Friday, April 11, 2008

White Culture

I used to think it was an oxymoron. The notion that we have little more than Wonderbread and Earl Grey tea to claim as our own is sad.

Growing up I read a lot of Toni Morrison novels, watched a lot of Oprah, and had a thing for each of the Cosby kids. As a result, I think I thought I was black. Or at least someone who was cultured beyond Kraft Dinner and aluminum siding installation. I was convinced my own family had nothing to say, nothing to show for ourselves. I didn't want to accept Jell-O molds at Easter as the pinnacle of our culinary creativity. I remember being disappointed by our lack of history, our boring approach to everything. I had a hate-on for Farley Mowatt and couldn't understand what I had in common with meat loaf or a John Deere tractor. That wasn't my life. How could it possibly be?

When I was in grade ten I wrote a short story about a little black girl in Mississippi who . . . oh, I can't even say . . . it's all too much. Suffice it to say, it was called Tears of the Blackbird and was in no way a story of my life, not in the slightest bit based in anything I knew more deeply than a thousand Oprah-hours logged on the couch. But I was proud of it and convinced myself a story about rural Ontario was no more my life than that of a traumatically-blind 9 year old black girl from the southern United States.

Looking back, I see I was wrong.

I always bonded with student teachers and ours at the time willingly read my story. I remember being nervous, as it was my first significant piece of writing at nearly 20 type-written pages. When we met in the library to discuss, I was shocked by her response. What I saw on her face felt like disdain and arrogant, hateful mockery. She asked me, basically, what the hell I thought I was doing. She told me I had to write what I know. I immediately stopped listening. I was a good student, one who could write well and express myself in several creative ways. My teachers were always amazed and held my classmates to a standard I set. Who was this woman to tell me anything? I think I fell into a rage black out, but I remember being very upset, telling her she was mean and lacked the heart required to be a supportive and effective teacher.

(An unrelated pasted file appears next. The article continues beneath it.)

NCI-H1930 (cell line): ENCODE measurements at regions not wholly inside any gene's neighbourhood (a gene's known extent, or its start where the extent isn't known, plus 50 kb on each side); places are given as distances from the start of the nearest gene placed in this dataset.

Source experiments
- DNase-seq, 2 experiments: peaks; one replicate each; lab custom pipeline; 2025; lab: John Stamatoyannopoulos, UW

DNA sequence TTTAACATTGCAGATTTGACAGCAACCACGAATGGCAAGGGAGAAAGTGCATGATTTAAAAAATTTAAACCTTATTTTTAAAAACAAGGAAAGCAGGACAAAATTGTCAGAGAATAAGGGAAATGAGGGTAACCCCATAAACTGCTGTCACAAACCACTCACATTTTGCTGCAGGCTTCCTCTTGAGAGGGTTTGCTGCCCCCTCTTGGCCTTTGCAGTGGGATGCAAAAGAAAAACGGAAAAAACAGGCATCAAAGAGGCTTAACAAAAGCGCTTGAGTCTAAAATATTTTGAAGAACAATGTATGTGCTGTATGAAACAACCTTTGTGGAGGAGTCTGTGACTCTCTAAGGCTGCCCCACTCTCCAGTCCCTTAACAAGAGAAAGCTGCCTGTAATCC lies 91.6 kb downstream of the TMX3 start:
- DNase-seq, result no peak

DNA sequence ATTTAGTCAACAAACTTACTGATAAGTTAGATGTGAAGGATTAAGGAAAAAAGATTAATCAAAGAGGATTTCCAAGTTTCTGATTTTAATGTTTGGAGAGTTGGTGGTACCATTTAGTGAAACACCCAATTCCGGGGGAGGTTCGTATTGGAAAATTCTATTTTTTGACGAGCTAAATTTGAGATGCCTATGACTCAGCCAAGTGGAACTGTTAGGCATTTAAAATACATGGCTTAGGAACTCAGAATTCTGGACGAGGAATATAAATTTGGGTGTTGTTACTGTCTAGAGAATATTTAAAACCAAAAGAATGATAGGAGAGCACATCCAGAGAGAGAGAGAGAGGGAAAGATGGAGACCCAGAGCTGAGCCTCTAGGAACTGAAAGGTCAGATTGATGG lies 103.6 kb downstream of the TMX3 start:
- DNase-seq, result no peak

I may have overreacted.

Years later, after starting my Canadian Literature class, I put down the Morrison and clung to Robertson Davies. These were stories I could see myself in. As I read Fifth Business, I could replace the streets of Deptford with the ones I grew up on in rural Belmont, Ontario. It was shocking to me. White people could be interesting!

It was eye-opening and I began to see my family in several more dimensions. It was a definitive moment I recall quite clearly. I was to write a collection of poems for Writer's Craft, one of those hokey classes taught by the comically aged and erudite member of the English faculty. I wrote several long and involved limericks about human darkness, and just one 4-line poem about my great grandma and her 30 baroque geese, an ode to the depth I had begun to see in my family, my own culture. In just those few lines I realized how the life they had lived had been savagely discounted by an obnoxious teenager (me) and hoped one poem (I shared with no one) could make up for it.

Not long after that, I'm ashamed to say, I was happy when my Dad fell into a bipolar episode. It solidified my new-found interest in the annals of my family. Not only were we interesting, but we suffered too! At the time, it seemed worthiness came from sadness, from strife. That's teenage-hood for you. I mean, it wasn't decades of slavery, but it was something! Conflict and Resolution are powerful notions to a young person; they satisfy on every level, like makeup sex for the soul. It's important to create trauma in order to successfully manipulate a resolution. A favourable resolution can stay with you for weeks and months, making you feel alive and successful! It's what being young is all about, a compulsion I'm glad has, for the most part, passed.